Scaling databases today can take two approaches. The first and simplest is vertical scaling which relies on larger database servers to process more requests in parallel. While simple to implement, this approach eventually reaches a limit, either due to disk or network IO limitations or simply the cost of larger servers. The second approach, horizontal scaling, relies on adding more database servers to a cluster to fulfill requests, and splitting traffic between them.
For horizontal scaling, the main challenge is maintaining data consistency through multiple servers. And, support requires application code changes. To maintain consistency without sacrificing performance, database clusters use a single read/write server (write master), and multiple read-only servers (read replicas), and split the traffic via “read/write split”. Any changes made to the write master are synchronized to the read replicas. Data changes are only visible on the read slaves after a period of time, usually a few milliseconds, but potentially much longer. This period is termed the “replication lag”.
Typically, read/write split to multiple data sources is configured in the application. These data sources are referenced by the application explicitly in order to access the write server or read replicas. This introduces several challenges for the developer:
- Replication lag may be an issue. Hence, read-replicas are only used if the lag will not impact the results of the operation;
- It adds a burden of testing the application under high replication lag loads, which can cause intermittent and difficult to diagnose bugs in QA.
- If there is a topology change, it adds to the risk of causing an outage, as the write server may go offline, the read server promoted, but the application data source configuration no longer matches the actual cluster.
Even in cluster systems that support multiple active write servers, such as Galera clusters, it is often best to maintain a single central write server; this allows optimizations to be used that improve write performance versus trying to use all writeable servers as write servers. The benefit of multiple write servers is speed and ease of failover without additional orchestration.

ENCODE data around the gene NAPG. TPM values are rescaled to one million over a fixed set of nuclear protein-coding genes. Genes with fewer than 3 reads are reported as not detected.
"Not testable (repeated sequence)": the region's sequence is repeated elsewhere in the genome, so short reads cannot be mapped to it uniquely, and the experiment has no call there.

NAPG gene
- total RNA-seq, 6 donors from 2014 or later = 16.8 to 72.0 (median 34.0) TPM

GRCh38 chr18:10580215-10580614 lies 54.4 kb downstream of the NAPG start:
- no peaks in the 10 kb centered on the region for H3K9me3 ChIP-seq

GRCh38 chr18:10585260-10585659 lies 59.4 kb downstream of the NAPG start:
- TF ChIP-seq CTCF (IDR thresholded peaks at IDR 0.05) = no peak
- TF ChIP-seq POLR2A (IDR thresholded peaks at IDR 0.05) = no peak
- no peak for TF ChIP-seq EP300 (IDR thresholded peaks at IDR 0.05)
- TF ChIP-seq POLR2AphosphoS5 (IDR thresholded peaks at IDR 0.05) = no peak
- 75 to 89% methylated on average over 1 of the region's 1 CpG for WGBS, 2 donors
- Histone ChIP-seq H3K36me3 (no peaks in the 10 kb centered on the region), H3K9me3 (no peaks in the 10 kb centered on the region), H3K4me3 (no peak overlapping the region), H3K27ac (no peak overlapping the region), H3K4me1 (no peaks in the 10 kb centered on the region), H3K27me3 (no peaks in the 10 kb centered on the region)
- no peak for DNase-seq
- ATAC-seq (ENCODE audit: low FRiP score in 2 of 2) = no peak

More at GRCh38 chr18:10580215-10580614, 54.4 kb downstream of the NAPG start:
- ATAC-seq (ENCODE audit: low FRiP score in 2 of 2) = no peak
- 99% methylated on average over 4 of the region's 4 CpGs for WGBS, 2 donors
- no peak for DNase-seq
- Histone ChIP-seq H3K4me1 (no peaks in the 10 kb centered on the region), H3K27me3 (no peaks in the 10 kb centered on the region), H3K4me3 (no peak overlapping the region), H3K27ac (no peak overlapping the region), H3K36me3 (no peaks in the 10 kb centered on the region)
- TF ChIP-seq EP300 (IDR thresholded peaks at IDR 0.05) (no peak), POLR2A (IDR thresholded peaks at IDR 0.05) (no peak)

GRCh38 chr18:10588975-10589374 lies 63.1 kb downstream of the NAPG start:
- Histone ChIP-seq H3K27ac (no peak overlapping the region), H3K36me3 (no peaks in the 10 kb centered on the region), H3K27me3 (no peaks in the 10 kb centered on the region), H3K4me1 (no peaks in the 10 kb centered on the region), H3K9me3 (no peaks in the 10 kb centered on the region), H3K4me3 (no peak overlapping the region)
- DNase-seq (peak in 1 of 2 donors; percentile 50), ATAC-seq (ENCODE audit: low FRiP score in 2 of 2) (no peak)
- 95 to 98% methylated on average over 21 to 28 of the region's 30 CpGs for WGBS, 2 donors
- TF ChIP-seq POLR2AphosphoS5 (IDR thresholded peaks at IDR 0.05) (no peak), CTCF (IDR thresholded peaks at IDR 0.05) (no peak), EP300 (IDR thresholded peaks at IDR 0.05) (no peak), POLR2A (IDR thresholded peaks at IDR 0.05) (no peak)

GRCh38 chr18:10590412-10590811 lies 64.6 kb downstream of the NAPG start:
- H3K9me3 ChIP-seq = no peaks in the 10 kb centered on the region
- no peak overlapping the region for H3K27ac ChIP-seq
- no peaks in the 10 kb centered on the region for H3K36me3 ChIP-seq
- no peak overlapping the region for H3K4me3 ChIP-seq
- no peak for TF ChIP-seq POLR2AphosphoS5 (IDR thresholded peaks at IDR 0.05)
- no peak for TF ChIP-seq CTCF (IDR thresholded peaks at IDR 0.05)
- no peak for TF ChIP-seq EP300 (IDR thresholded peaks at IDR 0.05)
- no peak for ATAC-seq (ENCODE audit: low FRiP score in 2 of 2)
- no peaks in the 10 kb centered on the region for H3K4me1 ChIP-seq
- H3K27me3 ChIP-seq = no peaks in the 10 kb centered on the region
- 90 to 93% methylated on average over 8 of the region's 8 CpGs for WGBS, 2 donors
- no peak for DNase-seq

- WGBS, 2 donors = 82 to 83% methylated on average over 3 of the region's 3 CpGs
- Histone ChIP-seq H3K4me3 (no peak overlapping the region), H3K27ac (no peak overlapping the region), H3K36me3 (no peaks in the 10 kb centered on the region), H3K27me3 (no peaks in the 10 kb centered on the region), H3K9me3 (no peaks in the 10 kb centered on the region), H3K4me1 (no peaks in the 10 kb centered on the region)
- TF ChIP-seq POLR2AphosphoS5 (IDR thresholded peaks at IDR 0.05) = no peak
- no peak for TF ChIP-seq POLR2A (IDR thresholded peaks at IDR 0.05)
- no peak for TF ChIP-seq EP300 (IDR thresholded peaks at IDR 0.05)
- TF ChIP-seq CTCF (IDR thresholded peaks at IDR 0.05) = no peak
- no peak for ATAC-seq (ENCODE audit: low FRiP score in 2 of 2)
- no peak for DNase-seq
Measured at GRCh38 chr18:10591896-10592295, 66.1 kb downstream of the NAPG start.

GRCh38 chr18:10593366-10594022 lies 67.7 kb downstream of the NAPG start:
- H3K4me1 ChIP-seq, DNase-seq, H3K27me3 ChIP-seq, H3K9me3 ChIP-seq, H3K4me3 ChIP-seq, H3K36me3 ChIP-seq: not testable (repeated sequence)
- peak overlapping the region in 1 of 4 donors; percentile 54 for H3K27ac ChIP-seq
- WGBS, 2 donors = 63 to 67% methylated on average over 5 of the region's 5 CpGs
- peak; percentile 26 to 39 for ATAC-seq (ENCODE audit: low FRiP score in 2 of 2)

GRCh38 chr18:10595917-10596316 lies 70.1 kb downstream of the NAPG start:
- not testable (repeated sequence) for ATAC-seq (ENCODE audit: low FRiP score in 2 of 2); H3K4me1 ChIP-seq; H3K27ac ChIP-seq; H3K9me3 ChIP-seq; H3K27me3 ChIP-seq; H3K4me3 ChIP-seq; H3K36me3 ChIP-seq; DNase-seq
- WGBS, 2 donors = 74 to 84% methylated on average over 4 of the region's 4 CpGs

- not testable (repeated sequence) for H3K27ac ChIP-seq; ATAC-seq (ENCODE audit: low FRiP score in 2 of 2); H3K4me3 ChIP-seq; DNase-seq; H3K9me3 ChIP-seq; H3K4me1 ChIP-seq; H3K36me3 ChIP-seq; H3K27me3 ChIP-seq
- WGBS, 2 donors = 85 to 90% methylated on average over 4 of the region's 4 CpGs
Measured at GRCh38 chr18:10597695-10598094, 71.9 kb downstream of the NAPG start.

Comparing solutions in the market:
Below are some read/write split tools available today:
However, there are drawbacks to the use of the above solutions. Many are not replication-lag-aware. Routing a read to a read slave will be done unconditionally. Some may track lag, and disable using the read slave if the lag becomes too high, but are not intelligent enough to determine WHEN it is safe for a specific query to be routed to the read-slave. For example, even if replication lag is high, a select against a table that hasn’t been written to for an hour would still be safe. None of the above solutions are designed to fully offload the decision making process from the developer when read/write splits are used. They just add a layer of abstraction so that the data sources are not configured at the application level. The user needs read/write split automation.
Automating Read/Write Split with Heimdall Data
The Heimdall Data Access Layer (HDAL) supports SQL caching, database failover and query routing. Query routing includes the automation of read/write split. For deployment, no code changes nor adding “hints” to the queries as comments are required. Each query is parsed to determine what tables are associated, and tracks the last write time for any given table. This information is used with the replication lag tracking, allowing the HDAL to automatically determine what queries are safe to execute on the read slaves.